Using philosophical arguments to succeed in client meetings, interviews and presentationsby Joe Curcillo Mr. Curcillo, The Mindshark, is a speaker, entertainer, lawyer and communications expert. As an Adjunct Professor at Widener University School of Law, Mr. Curcillo developed a hands-on course, based on the use of storytelling as a persuasive weapon. He has been a professional entertainer helping corporations and associations improve their communication techniques since 1979. For more information on bringing Joe Curcillo in for your next event, please visit www.TheMindShark.com.
As the sales team takes their seats in the boardroom, CEO, A.C. Tosser, rises from his seat and begins to address the staff.
He introduces the new product line and explains that it will be marketed differently, and will be implemented with a new commission structure. The team grumbled at the change, but Tosser explained and discussed how the next level of sales will positively affect the commissions and bonuses for the people in the room.
He began to direct statements to his staff.
“Mary, you could finally get that new pool you have talked about, and Fred, you will finally be able to start saving for Little Fred’s college tuition.”
He continued, “If sales continue to rise, we will be implementing a program to support the local dog rescue. Ed and Anna, will I be able to get your help on that?”
“Oh, and, by the way,” he added, “We are confidentially trying to arrange to hold this year’s Holiday Party in Las Vegas. It will depend on our mid-year totals, but I just thought you’d like to know.”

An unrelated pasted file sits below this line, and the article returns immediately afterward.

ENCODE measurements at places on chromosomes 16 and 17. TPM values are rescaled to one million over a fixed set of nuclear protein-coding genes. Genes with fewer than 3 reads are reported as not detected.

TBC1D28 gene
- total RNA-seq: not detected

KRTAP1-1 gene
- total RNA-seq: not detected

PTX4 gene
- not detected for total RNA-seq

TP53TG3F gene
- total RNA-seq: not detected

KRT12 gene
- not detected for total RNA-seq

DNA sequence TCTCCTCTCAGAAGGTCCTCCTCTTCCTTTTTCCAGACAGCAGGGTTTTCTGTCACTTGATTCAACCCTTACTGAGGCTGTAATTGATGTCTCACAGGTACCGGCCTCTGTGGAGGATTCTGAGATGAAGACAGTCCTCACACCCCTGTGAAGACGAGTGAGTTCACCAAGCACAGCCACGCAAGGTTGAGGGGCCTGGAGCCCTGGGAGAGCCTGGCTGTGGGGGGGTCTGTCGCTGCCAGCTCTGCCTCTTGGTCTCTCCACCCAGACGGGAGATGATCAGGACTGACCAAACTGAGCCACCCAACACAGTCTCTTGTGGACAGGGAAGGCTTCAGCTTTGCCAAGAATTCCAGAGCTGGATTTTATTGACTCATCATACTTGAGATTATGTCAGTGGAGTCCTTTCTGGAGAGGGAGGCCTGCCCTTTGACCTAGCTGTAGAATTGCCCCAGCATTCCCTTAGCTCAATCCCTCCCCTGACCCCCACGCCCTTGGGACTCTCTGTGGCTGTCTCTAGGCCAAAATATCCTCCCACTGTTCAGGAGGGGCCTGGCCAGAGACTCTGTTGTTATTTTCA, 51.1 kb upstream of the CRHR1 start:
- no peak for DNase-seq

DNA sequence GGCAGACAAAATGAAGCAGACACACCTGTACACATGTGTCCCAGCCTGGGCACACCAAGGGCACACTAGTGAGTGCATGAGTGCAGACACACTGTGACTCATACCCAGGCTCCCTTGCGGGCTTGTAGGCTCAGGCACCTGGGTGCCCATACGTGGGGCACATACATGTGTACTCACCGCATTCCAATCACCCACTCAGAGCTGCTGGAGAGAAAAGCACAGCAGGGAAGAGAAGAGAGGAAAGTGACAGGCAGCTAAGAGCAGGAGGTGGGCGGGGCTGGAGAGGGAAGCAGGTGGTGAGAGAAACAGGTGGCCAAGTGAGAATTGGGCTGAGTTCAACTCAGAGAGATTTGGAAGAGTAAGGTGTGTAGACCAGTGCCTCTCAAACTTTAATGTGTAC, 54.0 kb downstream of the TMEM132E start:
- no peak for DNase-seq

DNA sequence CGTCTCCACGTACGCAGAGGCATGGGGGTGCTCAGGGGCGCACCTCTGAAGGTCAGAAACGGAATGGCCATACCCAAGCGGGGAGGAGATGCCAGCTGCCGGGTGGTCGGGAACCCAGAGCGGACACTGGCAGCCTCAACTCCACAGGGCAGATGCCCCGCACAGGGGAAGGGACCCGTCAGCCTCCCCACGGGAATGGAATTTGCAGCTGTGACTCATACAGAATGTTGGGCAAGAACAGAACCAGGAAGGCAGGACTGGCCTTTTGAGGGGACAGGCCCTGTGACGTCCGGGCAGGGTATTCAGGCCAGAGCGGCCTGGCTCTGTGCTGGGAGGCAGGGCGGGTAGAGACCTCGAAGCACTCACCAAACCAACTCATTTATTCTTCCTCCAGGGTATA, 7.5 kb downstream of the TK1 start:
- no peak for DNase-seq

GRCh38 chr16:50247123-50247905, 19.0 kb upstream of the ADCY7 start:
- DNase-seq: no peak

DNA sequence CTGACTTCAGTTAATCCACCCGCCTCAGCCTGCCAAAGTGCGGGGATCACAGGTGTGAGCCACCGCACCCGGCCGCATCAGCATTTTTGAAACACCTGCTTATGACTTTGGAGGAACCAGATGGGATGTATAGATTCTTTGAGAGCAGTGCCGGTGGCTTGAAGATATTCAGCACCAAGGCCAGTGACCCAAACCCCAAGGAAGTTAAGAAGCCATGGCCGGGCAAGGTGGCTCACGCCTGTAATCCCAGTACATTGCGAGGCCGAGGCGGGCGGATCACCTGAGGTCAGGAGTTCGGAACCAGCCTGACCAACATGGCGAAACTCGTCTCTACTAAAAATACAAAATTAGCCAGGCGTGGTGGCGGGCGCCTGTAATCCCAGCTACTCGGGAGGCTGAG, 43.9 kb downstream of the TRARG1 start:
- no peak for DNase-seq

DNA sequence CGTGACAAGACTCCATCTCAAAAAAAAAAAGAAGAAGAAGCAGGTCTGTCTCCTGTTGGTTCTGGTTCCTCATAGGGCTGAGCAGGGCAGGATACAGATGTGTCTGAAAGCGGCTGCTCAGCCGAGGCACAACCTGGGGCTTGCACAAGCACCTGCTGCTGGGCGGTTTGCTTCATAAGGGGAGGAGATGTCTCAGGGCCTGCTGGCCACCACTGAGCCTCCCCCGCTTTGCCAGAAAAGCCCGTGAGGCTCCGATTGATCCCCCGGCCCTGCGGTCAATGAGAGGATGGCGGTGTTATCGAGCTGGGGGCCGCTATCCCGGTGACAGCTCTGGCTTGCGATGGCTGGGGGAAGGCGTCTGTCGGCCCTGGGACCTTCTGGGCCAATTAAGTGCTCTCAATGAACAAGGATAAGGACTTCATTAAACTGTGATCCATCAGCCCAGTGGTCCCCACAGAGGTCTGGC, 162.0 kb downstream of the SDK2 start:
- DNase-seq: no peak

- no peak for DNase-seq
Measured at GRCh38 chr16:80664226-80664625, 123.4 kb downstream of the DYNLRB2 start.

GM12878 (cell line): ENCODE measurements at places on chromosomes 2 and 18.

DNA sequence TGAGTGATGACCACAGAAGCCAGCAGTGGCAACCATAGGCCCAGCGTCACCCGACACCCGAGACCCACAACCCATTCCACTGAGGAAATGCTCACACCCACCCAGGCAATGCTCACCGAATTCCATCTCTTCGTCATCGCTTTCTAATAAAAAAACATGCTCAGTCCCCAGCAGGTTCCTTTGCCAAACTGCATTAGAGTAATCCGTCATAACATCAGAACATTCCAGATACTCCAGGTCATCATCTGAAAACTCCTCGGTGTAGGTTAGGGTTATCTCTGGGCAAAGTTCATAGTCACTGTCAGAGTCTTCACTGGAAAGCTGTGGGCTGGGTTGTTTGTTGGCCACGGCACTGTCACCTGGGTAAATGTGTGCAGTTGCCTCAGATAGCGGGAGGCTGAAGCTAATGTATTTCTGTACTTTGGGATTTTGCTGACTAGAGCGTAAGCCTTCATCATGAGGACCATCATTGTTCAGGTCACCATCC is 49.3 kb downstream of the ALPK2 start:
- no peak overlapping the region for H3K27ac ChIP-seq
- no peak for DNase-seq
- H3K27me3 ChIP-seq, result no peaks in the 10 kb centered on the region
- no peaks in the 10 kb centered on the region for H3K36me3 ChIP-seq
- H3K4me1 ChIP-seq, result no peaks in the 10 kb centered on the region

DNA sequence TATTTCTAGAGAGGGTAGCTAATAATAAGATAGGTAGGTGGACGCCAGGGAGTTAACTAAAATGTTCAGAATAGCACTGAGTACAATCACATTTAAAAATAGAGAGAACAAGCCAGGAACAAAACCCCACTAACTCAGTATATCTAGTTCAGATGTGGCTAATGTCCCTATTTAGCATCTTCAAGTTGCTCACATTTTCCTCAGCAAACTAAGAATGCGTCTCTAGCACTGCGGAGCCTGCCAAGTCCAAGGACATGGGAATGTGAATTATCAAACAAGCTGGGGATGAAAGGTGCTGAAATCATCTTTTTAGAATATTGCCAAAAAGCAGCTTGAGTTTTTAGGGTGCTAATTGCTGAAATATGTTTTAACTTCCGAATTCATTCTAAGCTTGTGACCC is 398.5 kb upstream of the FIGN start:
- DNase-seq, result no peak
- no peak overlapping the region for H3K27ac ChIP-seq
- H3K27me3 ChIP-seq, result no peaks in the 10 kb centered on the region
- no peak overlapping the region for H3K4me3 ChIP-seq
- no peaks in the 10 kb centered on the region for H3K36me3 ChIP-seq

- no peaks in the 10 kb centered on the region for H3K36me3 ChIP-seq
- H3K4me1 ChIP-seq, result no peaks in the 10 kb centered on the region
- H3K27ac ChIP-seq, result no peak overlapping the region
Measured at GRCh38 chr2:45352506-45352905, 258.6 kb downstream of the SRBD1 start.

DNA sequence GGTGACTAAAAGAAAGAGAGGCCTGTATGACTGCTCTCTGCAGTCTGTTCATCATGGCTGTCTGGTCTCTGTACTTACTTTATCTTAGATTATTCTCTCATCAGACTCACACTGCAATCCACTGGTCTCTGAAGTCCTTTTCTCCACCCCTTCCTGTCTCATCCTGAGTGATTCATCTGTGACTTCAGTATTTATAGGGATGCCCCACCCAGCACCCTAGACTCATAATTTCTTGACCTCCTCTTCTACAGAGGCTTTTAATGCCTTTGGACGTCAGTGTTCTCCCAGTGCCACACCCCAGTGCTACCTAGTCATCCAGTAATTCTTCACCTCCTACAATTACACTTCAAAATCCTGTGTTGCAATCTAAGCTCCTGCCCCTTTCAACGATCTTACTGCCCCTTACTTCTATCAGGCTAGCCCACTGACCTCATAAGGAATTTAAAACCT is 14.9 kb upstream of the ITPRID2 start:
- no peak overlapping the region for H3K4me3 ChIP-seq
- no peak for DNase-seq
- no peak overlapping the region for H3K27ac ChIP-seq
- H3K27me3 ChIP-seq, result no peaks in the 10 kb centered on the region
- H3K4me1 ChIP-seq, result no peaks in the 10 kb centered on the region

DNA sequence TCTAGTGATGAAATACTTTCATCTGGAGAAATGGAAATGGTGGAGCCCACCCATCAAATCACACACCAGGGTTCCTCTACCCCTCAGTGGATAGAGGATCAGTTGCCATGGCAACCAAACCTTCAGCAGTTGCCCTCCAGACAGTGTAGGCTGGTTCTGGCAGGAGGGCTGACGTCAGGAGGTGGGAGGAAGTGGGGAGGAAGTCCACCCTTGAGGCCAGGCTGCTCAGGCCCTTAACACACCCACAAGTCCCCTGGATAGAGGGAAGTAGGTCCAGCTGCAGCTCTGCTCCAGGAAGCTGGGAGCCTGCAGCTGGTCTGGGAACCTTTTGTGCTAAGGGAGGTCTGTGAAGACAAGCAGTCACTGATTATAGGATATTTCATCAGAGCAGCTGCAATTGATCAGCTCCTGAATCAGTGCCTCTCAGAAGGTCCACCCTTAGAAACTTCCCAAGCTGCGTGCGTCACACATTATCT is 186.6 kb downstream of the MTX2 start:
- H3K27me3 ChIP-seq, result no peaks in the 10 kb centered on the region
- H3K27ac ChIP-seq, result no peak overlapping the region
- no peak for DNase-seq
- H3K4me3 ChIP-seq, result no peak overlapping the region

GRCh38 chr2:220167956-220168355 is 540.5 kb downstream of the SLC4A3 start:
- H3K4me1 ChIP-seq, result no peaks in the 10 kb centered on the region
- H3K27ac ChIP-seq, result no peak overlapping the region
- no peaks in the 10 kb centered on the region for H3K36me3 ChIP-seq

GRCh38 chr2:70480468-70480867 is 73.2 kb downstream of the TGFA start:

A distinct change in tone
As he continues, the tone is not only a discussion, but the staff begins to become excited and the room fills with energy!
A.C. Tosser understands how to motivate his staff. As a student of Greek philosophy, he knows that Aristotle’s rhetoric is as relevant today as it was twenty-five hundred years ago. The theory advanced by Aristotle includes three categories of focus when presenting a convincing argument. They are Ethos, Logos, and Pathos.
- Ethos is the essence of your character. It is your charismatic appeal.
- Logos is the intellectual appeal. It is the logical factors or the truths that make up the foundation and structure of your presentation.
- Pathos, it is the emotional appeal. It is that which appeals to the wants and desires of the audience; what it is they want to believe and what makes them happy.
Effective persuasion is accomplished when the speaker is able to understand the importance and depth of his own character, reason logically, and understand the emotions that motivate and inspire the listener.
Let us begin with Ethos—your character. You must have character to successfully lead and convince others to follow. There are no exceptions. It is far easier to believe the words of a good person than a bad person. Character is in many instances the most effective means of persuasion that you possess.
Tosser has built credibility by working with his team, getting to know them and keeping them on track. If you do not remain consistent, your personality becomes a distraction that disrupts the flow and confuses the ultimate message.
If every time your team gets comfortable with you, you change your personality, demeanor or overall attitude, they will have to reconsider their position as to whether they like you or not. The mental process will then be stuck in a rut, and they will be hard pressed to give thought to your “message.”
How can you relate to your team?
- Share how you deal with rejection and the anguish of a week without a sale